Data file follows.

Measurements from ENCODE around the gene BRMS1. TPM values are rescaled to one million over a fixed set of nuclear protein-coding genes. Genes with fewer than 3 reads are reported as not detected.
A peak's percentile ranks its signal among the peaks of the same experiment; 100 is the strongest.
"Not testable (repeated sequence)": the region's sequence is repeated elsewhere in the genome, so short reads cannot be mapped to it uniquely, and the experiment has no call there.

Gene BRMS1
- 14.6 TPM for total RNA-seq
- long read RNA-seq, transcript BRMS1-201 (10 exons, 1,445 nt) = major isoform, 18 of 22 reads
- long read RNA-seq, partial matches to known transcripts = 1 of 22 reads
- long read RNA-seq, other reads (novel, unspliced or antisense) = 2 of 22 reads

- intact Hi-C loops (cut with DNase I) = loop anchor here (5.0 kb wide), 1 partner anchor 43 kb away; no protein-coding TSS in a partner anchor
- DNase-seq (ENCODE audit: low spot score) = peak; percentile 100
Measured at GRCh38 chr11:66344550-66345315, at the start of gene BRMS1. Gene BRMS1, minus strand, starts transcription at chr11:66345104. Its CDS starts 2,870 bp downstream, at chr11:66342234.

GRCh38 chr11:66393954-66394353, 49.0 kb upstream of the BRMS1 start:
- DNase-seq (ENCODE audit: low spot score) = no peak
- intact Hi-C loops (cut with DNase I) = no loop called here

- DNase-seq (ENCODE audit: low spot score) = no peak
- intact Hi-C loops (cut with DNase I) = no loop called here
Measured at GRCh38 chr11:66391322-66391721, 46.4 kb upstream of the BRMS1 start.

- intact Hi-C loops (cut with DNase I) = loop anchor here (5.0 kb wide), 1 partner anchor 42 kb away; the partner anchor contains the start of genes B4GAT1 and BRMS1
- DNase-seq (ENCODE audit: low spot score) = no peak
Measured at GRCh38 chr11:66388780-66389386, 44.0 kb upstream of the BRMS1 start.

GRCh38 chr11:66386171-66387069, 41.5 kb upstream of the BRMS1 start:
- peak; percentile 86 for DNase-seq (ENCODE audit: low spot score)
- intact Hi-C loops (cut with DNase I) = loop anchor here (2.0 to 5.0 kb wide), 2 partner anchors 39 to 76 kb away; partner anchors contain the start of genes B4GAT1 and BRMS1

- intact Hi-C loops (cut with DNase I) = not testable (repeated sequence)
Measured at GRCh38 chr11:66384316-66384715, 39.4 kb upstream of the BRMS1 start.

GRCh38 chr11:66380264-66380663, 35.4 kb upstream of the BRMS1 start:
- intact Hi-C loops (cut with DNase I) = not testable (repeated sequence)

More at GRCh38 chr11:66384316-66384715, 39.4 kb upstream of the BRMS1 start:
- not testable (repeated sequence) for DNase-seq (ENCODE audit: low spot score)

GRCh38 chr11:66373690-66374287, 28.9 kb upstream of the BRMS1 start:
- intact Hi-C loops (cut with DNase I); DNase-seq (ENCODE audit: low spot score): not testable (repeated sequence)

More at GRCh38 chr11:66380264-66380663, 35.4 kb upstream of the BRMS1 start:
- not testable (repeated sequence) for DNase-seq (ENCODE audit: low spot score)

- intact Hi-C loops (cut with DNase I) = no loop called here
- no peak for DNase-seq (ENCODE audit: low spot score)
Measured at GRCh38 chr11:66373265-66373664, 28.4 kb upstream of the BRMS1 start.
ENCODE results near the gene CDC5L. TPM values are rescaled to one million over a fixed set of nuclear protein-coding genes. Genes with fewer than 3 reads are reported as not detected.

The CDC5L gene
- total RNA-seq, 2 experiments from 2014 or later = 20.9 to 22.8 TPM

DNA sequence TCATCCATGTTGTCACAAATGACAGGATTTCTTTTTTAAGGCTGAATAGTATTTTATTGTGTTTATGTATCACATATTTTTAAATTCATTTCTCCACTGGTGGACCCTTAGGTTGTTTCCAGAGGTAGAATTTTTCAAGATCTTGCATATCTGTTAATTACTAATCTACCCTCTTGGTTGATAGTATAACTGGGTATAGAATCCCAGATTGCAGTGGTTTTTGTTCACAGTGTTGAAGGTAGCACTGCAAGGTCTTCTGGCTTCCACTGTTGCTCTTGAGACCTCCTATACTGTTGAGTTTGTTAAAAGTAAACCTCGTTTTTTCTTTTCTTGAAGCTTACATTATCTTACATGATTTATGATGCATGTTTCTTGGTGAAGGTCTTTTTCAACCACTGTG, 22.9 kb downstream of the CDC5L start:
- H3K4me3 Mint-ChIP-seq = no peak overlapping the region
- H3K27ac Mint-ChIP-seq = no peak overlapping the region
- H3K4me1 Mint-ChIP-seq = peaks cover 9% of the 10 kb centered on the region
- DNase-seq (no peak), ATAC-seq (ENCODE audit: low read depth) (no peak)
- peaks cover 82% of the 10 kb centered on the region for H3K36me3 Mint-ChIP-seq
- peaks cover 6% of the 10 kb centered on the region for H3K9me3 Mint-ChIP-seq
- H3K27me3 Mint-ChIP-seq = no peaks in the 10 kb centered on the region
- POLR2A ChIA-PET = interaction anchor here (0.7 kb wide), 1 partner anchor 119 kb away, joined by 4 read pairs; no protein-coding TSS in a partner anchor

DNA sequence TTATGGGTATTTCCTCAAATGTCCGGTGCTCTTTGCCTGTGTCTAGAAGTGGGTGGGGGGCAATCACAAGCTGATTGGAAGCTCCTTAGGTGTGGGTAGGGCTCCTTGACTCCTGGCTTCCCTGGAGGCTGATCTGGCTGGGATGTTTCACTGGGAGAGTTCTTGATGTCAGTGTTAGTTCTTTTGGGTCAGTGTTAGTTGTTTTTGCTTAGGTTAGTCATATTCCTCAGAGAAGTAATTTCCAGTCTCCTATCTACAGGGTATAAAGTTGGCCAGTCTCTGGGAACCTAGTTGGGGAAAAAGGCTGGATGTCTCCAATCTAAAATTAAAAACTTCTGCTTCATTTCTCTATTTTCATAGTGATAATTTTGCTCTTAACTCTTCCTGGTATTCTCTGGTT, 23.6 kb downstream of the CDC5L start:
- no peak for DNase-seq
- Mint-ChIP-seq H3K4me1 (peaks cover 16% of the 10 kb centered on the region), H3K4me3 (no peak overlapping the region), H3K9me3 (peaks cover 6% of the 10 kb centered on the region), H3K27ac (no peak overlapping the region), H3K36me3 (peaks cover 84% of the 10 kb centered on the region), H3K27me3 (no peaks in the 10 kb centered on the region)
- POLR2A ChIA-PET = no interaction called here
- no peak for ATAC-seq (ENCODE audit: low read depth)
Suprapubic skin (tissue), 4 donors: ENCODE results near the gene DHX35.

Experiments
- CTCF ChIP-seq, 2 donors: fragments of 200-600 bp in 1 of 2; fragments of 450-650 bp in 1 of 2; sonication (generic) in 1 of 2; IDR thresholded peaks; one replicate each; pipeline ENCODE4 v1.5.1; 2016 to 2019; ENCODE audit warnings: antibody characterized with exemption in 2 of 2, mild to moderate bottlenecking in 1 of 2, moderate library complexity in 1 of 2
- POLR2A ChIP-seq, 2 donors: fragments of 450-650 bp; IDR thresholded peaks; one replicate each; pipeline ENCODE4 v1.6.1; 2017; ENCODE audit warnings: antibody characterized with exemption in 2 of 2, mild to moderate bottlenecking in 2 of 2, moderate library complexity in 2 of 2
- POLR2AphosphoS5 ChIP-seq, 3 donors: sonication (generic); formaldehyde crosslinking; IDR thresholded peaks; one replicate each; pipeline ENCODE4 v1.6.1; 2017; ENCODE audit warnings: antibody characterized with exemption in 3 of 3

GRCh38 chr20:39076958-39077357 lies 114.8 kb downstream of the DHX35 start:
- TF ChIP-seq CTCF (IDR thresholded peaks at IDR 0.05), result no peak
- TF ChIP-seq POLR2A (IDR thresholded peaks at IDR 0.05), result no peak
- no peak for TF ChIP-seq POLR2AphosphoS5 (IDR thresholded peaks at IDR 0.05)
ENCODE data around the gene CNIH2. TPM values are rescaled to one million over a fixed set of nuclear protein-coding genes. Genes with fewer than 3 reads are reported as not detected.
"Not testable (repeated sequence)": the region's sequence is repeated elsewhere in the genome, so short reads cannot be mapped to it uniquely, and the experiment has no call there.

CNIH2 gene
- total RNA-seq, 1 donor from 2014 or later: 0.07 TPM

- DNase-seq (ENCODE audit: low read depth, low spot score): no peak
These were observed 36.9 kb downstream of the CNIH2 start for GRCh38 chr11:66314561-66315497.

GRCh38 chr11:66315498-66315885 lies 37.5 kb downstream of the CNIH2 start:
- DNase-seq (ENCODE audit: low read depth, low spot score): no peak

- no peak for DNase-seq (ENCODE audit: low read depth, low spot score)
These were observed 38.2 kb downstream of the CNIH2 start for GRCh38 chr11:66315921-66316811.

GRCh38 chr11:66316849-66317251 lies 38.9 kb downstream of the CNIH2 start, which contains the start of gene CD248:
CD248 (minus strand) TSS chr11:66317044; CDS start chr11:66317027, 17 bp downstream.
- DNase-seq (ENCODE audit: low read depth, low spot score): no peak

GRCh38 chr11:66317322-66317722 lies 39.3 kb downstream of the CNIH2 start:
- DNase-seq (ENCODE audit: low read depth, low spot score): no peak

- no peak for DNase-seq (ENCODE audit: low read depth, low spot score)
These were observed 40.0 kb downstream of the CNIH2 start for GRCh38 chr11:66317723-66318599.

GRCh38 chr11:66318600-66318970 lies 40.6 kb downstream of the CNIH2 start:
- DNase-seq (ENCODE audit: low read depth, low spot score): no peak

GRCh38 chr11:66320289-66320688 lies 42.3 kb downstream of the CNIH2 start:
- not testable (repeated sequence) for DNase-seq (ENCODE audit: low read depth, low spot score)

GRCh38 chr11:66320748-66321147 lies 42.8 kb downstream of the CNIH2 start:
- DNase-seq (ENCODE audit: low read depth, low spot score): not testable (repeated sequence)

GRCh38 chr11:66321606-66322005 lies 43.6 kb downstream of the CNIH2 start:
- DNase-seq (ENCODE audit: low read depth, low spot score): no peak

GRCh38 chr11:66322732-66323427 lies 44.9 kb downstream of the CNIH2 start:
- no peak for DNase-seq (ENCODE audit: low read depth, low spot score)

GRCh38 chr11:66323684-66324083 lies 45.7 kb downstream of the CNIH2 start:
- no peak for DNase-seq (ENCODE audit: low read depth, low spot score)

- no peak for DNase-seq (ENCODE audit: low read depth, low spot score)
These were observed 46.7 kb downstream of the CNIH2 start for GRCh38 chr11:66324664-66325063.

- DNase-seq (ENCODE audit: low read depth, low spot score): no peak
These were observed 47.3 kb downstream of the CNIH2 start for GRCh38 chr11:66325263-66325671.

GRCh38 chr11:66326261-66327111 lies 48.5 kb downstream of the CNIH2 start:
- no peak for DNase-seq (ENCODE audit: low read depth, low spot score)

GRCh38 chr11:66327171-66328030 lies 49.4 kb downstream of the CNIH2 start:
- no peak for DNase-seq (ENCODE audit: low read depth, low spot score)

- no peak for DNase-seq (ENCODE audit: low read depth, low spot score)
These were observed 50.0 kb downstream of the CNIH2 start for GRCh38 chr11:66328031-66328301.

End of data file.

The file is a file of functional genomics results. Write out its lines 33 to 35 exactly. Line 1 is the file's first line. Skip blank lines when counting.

- not testable (repeated sequence) for DNase-seq (ENCODE audit: low spot score)

- intact Hi-C loops (cut with DNase I) = no loop called here
- no peak for DNase-seq (ENCODE audit: low spot score)